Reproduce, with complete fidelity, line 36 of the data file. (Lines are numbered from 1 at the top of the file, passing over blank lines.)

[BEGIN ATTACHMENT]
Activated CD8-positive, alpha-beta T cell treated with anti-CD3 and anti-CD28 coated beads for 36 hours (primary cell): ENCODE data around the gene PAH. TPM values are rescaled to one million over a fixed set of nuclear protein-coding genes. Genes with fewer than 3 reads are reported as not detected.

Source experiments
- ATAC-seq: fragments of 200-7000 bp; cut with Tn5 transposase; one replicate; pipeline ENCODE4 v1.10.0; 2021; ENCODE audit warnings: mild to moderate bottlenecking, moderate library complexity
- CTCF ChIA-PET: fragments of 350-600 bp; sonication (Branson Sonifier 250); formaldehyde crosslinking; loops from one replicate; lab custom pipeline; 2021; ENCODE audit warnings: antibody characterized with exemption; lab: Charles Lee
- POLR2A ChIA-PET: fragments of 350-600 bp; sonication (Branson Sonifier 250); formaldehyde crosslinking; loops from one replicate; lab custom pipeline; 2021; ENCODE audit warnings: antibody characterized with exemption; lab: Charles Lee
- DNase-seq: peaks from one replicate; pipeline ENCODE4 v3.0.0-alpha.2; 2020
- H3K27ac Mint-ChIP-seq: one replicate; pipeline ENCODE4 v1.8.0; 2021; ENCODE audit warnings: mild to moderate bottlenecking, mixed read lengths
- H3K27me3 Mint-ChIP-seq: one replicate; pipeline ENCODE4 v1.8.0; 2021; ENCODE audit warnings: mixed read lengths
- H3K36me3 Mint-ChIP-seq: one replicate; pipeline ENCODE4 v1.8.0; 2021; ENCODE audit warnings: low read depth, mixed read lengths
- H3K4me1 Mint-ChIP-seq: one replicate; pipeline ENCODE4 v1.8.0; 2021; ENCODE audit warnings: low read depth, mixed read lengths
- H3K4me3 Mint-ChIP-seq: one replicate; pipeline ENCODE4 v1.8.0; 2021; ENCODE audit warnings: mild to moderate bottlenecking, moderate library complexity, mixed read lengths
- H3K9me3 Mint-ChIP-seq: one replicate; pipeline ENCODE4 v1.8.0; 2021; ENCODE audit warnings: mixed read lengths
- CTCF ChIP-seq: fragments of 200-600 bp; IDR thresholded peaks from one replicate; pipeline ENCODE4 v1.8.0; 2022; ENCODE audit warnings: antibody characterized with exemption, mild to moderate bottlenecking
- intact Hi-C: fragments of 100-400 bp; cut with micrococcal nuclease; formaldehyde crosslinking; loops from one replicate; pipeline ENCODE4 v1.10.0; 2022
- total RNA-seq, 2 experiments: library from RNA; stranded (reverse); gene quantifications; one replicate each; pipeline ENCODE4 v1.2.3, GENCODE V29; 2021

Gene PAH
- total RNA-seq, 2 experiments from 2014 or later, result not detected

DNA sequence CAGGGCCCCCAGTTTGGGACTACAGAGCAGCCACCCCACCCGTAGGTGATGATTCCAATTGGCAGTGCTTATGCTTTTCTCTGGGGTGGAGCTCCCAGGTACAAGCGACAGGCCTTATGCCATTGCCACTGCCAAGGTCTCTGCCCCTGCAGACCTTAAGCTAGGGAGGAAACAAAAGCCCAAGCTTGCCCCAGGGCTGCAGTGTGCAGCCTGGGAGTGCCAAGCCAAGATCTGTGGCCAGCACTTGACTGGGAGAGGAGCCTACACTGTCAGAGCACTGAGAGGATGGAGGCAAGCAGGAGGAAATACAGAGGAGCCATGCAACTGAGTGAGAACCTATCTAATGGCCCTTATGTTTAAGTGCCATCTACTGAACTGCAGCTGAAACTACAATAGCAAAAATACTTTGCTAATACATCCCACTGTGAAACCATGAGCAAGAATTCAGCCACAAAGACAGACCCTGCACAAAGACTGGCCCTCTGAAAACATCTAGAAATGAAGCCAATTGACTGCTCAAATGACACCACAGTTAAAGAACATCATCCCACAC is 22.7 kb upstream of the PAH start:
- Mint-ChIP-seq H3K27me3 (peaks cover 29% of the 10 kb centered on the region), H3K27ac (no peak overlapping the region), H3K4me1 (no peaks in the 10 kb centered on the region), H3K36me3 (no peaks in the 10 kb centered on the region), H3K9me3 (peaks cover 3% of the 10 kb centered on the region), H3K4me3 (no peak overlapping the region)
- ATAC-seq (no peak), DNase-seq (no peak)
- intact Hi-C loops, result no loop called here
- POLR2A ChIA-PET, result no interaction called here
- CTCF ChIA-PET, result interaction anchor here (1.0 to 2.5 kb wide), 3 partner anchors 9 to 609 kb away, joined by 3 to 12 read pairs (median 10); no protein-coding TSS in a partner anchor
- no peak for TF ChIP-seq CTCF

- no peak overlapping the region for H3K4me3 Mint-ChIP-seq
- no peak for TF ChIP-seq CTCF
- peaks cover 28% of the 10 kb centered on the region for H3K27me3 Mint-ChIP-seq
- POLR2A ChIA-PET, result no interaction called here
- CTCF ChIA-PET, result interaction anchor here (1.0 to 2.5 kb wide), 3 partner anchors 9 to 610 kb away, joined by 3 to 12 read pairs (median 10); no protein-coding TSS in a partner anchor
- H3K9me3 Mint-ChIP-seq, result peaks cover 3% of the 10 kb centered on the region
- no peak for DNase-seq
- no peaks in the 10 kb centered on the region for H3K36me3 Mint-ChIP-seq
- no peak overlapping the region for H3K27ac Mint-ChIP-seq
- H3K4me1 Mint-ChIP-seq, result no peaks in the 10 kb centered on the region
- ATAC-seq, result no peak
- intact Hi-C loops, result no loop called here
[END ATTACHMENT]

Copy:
- intact Hi-C loops, result no loop called here